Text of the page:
Received Aug 18; Accepted Sep Published by Elsevier B. All rights reserved. This article has been cited by other articles in PMC. Abstract Habitual dislocation of patella is a condition where the patella dislocates whenever the knee is flexed and spontaneously relocates with extension of the knee.
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Corresponding author. This article has been cited by other articles in PMC. Abstract Habitual dislocation of patella is a rare disorder. Sometimes it is associated with angular deformity such as genu valgum. We experienced habitual patella dislocation associated with genu valgum that was treated with corrective osteotomy of distal femur and soft tissue realignment procedure including lateral release and medial reefing.
Keywords: Habitual patella dislocation, Genu valgum, Distal femoral osteotomy Introduction Habitual patellar dislocation is a rare condition where the patella dislocates during flexion and relocates during extension unlike chronic patellar dislocation that occurs during both flexion and extension of the knee, and it usually presents without pain or swelling.
A variety of surgical techniques have been introduced for the treatment of habitual dislocation of the patella with genu valgum. Among them, osteotomy combined with proximal soft tissue realignment procedures including lateral release and medial reefing has been commonly performed.
It has been known that significant treatment results can be obtained with combined procedures, not with a single procedure. We here report a case of habitual dislocation of the patella with genu valgum treated with a corrective osteotomy of the distal femur combined with lateral release and medial reefing. The clinical and radiological outcomes of the treatment were satisfactory.
Case Report A year-old man visited our institution due to lateral dislocation of the left knee in flexion and instability that had persisted for 7 years Fig. The patient had a history of femoral growth plate fracture treated conservatively at 13 years of age. In the physical examination, the apprehension test was positive. In the radiographic examination, the congruence angle, sulcus angle, Q-angle, and Insall-salvati Ratio was A skyline view of the knee showed lateral dislocation of the patella.
Arthroscopic examination revealed the hypoplasia of the lateral femoral condyle, Outerbridge grade II cartilage damage on the lateral articular surface, and contracture of the lateral retinaculum and vastus lateralis. Patellar dislocation during flexion was confirmed with arthroscopy. A lateral retinacular release and an open-wedge distal fermoral varus osteotomy were followed by additional procedures including lateral release and medial reefing because dislocation was still present after the osteotomy.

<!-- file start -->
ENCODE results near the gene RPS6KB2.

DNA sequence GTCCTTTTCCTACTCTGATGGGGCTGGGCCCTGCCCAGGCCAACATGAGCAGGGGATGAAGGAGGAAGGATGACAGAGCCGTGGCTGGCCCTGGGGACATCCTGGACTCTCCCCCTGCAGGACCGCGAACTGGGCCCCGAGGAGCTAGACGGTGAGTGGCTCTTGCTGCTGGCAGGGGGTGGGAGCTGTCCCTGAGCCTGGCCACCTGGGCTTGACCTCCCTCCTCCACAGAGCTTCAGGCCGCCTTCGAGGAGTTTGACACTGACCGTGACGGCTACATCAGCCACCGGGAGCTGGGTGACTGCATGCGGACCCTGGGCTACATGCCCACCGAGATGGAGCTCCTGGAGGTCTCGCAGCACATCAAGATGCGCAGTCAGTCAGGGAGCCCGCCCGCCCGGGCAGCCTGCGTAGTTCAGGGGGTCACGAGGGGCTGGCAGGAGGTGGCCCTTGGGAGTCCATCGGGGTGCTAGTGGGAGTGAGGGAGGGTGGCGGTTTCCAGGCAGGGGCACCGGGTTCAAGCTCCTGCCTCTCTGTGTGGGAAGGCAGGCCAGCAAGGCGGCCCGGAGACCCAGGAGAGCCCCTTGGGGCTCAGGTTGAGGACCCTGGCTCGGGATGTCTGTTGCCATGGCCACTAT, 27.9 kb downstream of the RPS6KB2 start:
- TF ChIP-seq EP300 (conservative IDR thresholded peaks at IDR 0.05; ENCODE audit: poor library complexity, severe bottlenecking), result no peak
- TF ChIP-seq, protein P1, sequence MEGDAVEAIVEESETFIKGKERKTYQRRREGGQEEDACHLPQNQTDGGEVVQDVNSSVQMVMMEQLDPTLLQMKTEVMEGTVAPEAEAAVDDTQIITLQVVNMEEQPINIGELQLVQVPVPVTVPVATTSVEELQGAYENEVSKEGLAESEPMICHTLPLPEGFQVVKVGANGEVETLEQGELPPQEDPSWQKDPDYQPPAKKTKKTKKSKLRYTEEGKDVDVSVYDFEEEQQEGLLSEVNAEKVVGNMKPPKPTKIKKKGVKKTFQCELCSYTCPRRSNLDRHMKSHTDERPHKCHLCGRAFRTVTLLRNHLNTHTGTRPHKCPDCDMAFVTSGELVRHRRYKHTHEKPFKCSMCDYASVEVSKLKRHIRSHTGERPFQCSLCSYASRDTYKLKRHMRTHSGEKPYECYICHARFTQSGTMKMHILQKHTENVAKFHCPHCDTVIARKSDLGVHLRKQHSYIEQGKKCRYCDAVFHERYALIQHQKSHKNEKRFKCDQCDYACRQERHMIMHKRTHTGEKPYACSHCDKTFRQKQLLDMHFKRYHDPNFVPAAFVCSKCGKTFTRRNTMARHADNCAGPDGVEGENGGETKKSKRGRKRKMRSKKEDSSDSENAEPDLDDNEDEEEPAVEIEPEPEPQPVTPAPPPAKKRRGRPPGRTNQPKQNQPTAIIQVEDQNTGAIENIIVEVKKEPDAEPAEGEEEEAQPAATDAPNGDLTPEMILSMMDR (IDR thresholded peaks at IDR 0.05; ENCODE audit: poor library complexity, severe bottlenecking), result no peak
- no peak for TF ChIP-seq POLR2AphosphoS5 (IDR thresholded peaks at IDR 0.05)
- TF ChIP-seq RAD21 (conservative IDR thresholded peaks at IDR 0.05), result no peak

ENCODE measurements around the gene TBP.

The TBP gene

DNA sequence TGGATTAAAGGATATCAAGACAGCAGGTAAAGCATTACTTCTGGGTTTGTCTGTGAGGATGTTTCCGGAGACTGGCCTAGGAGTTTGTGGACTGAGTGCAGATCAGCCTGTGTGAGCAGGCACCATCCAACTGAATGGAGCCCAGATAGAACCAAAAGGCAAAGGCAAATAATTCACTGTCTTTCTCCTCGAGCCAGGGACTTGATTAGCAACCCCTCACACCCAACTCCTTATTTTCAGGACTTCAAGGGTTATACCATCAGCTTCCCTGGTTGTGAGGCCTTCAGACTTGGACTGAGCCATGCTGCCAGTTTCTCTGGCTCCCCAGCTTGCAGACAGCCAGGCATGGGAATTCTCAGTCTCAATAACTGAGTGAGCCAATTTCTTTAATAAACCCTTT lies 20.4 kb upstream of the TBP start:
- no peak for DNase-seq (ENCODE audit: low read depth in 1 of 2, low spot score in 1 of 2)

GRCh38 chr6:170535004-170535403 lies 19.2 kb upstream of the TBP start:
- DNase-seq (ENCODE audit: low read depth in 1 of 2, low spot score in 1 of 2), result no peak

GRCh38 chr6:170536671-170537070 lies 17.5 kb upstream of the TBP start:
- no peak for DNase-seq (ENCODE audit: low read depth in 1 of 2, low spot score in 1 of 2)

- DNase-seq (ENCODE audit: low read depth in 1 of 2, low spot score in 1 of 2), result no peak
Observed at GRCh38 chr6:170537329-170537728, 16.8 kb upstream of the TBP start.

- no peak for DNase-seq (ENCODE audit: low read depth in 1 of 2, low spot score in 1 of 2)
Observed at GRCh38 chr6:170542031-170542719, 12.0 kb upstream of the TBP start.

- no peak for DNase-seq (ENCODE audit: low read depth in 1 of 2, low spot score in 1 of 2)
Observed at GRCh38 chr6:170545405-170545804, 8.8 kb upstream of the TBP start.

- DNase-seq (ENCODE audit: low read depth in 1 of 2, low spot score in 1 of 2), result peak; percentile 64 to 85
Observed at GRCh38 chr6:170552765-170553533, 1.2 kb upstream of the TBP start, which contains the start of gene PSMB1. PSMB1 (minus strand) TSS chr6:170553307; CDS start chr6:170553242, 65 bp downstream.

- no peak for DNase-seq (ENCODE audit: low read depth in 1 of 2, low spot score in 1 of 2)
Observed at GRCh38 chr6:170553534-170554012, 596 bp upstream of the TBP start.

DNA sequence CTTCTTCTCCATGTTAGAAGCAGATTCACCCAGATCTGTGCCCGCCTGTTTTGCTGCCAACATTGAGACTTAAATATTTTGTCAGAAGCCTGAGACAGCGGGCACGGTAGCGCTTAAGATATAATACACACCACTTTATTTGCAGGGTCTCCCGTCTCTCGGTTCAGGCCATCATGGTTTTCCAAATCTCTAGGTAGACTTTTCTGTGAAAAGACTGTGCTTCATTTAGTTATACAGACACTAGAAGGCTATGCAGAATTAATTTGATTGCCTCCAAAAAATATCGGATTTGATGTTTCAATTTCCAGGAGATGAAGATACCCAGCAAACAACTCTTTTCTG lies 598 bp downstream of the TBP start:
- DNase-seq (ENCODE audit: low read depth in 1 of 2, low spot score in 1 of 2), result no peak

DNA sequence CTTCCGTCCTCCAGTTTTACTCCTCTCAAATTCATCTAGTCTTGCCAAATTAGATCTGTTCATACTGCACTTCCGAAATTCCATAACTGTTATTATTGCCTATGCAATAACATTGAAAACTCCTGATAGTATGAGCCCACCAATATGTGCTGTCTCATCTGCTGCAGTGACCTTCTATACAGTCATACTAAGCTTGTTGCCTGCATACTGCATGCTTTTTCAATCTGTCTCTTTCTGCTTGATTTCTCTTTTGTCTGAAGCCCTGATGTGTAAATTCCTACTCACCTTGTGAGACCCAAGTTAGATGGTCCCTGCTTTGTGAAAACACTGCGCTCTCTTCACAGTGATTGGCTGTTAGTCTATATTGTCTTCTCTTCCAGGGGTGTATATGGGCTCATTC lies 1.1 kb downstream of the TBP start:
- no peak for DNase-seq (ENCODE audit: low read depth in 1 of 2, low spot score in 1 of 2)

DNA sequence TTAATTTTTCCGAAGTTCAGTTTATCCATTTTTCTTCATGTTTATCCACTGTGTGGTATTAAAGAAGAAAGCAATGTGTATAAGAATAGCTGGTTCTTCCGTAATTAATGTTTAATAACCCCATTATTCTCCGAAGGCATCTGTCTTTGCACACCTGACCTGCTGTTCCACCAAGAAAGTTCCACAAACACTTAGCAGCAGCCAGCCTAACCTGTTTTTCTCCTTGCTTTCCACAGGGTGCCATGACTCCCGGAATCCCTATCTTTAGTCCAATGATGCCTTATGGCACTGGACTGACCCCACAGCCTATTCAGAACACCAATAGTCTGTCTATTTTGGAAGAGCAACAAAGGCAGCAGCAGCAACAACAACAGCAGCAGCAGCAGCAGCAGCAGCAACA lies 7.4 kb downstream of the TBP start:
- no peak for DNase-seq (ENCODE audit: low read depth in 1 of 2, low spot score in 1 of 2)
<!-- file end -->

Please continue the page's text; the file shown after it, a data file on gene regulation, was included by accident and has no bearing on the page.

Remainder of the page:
About 2 cm of the medial retinaculum was reefed because it was excessively elongated. When lateral dislocation of the patella in flexion was no longer observed, a bone graft was inserted into the osteotomy site. Gradual flexion exercises were started postoperatively. Complete flexion was obtained at the 3rd postoperative week. Weight bearing was gradually permitted and complete weight bearing was allowed at the 3rd postoperative month.
A direct impact that knocks the patella out of joint A twisting motion of the knee, or ankle A sudden lateral cut  Anatomy of the knee[ edit ] The patella is a triangular sesamoid bone which is embedded in tendon. It rests in the patellofemoral groove, an articular cartilage -lined hollow at the end of the thigh bone femur where the thigh bone meets the shin bone tibia. Several ligaments and tendons hold the patella in place and allow it to move up and down the patellofemoral groove when the leg bends. The top of the patella attaches to the quadriceps muscle via the quadriceps tendon ,  the middle to the vastus medialis obliquus and vastus lateralis muscles, and the bottom to the head of the tibia tibial tuberosity via the patellar tendon , which is a continuation of the quadriceps femoris tendon. Finally, the lateral collateral ligament and the medial collateral ligament stabilize the patella on either side. Diagnosis[ edit ] Patellar dislocation To assess the knee, a clinician can perform the patellar apprehension test by moving the patella back and forth while the people flexes the knee at approximately 30 degrees. A patella that slips laterally on early flexion is called the J sign, and indicates imbalance between the VMO and lateral structures.
Habitual dislocation of patella: A review